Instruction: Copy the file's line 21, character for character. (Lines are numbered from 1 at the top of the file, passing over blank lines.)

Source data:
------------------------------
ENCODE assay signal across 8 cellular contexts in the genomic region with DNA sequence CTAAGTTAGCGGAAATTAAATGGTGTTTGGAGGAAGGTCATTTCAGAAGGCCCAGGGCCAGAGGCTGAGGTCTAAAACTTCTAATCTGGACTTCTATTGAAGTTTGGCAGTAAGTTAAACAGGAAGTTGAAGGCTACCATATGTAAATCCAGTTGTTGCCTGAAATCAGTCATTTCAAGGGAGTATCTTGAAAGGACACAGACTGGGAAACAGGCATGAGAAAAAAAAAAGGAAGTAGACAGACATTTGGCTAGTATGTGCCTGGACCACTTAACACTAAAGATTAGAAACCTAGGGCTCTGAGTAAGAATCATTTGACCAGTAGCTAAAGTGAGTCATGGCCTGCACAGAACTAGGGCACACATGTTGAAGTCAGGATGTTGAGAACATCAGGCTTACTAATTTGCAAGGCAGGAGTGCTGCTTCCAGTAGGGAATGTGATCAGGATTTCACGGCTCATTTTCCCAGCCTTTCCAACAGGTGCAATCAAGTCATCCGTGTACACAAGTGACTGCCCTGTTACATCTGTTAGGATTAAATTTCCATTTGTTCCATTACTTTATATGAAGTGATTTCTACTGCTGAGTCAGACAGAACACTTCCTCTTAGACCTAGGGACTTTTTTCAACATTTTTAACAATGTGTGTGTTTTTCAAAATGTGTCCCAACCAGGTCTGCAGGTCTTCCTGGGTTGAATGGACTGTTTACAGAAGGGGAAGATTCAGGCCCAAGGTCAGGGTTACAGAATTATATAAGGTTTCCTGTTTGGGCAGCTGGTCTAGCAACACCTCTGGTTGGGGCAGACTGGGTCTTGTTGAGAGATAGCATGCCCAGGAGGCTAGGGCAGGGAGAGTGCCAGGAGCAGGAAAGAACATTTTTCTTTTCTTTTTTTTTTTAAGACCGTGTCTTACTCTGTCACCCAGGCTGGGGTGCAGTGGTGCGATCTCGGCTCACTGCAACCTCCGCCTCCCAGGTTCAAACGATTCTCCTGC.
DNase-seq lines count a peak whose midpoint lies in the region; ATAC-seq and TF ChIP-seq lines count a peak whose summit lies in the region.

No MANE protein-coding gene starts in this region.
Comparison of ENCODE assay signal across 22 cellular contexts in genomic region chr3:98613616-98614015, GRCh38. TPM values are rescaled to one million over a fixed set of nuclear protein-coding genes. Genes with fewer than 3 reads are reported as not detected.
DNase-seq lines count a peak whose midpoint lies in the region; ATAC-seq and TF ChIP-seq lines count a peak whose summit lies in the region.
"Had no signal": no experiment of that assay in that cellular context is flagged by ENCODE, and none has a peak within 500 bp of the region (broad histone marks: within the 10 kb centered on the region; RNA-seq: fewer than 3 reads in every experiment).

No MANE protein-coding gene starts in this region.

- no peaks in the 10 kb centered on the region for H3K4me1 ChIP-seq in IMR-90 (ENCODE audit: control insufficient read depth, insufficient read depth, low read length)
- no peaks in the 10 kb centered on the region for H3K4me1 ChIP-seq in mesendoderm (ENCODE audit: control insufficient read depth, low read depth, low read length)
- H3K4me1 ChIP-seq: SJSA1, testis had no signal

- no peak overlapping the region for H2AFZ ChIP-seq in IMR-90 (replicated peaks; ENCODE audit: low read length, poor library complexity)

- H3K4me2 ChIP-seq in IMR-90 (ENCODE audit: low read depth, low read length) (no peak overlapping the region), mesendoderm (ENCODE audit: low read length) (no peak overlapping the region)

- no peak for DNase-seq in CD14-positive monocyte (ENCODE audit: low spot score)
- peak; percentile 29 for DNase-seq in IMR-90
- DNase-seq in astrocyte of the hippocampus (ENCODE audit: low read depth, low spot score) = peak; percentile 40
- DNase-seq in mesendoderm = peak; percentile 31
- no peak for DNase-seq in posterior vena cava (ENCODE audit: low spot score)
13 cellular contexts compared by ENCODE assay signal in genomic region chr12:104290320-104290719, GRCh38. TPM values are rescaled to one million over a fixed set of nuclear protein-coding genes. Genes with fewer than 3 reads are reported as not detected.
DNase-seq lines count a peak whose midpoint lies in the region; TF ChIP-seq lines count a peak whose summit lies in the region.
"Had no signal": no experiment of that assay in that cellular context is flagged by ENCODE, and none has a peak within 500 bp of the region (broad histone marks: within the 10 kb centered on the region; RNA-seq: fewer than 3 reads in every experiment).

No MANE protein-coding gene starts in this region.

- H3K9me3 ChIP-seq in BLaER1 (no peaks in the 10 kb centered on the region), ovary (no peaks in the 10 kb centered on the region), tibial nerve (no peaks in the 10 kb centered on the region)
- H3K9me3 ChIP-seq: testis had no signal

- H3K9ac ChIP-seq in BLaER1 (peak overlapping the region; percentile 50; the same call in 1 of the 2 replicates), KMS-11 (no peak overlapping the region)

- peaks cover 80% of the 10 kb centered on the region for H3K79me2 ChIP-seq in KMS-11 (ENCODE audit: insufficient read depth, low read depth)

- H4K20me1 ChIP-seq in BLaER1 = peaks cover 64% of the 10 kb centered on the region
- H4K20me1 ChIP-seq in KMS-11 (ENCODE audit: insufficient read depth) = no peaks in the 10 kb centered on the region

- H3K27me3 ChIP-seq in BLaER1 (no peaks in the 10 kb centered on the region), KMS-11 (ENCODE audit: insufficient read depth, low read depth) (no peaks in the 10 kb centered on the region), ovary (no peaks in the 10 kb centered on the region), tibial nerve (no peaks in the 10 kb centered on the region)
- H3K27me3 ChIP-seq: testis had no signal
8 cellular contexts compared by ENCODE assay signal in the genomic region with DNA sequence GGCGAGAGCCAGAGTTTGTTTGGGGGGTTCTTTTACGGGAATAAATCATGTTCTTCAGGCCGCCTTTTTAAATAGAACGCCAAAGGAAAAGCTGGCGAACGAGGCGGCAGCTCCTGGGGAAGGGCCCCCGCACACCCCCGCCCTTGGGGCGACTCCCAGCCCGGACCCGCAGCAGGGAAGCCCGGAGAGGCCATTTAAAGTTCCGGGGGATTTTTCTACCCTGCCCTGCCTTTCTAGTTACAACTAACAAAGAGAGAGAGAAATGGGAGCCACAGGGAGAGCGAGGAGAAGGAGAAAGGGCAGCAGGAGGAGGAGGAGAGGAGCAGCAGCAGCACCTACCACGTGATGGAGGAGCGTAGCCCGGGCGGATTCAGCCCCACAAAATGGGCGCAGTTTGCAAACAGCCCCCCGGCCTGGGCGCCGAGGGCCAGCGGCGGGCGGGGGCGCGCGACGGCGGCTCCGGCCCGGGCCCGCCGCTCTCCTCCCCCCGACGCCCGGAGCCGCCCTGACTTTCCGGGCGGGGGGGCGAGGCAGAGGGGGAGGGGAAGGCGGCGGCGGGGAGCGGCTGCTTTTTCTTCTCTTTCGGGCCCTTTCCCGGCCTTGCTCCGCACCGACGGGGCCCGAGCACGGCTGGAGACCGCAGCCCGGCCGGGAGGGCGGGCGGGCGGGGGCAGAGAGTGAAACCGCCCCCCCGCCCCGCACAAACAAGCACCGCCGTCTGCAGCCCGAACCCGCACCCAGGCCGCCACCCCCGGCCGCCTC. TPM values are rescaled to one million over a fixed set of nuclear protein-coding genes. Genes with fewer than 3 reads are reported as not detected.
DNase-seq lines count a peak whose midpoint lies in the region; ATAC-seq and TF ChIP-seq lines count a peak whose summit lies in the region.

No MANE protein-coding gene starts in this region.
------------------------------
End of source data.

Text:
No MANE protein-coding gene starts in this region.